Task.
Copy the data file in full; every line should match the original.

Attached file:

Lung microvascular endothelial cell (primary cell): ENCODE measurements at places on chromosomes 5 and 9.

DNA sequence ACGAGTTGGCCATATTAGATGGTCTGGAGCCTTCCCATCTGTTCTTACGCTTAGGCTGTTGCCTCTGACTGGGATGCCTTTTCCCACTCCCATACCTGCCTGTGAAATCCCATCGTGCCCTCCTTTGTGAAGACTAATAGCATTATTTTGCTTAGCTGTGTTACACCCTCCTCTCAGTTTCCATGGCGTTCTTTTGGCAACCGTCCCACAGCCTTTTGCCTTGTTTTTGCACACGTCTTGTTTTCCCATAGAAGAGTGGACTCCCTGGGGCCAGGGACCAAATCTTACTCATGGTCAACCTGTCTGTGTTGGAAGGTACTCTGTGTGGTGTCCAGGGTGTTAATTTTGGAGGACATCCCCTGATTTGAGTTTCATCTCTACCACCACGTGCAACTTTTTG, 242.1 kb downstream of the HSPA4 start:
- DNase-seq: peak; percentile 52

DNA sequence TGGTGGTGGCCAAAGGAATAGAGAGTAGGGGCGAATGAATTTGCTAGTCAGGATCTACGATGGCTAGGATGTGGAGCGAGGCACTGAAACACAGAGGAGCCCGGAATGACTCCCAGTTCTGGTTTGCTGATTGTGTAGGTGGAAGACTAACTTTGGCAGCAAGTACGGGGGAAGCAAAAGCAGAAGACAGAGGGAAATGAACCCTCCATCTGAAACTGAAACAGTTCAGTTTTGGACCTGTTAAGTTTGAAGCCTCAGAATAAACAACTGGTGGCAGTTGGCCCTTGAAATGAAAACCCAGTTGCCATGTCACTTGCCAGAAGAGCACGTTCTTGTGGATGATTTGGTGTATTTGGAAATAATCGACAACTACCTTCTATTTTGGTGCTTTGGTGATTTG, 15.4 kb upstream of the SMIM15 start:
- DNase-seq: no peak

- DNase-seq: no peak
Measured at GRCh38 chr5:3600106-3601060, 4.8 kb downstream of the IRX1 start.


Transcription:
Lung microvascular endothelial cell (primary cell): ENCODE measurements at places on chromosomes 5 and 9.

DNA sequence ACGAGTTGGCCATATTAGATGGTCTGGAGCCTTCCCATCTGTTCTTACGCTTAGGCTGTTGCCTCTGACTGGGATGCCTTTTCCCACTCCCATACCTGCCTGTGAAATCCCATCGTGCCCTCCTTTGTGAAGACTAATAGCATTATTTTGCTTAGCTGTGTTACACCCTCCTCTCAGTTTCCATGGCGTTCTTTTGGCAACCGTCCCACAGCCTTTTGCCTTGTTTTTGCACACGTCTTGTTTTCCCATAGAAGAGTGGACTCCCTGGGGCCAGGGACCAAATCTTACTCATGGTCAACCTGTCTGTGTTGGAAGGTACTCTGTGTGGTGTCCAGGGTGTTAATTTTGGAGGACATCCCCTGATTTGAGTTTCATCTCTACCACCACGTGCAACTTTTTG, 242.1 kb downstream of the HSPA4 start:
- DNase-seq: peak; percentile 52

DNA sequence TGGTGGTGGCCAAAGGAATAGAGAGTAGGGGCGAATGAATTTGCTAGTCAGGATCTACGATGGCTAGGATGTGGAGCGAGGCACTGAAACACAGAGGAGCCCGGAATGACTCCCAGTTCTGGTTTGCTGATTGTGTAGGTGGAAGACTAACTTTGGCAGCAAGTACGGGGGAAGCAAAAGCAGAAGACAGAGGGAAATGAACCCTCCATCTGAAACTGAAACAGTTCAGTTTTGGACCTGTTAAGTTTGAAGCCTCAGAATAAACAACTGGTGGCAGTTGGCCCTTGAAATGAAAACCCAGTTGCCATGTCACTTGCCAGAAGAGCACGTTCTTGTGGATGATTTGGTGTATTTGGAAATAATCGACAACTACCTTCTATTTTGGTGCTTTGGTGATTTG, 15.4 kb upstream of the SMIM15 start:
- DNase-seq: no peak

- DNase-seq: no peak
Measured at GRCh38 chr5:3600106-3601060, 4.8 kb downstream of the IRX1 start.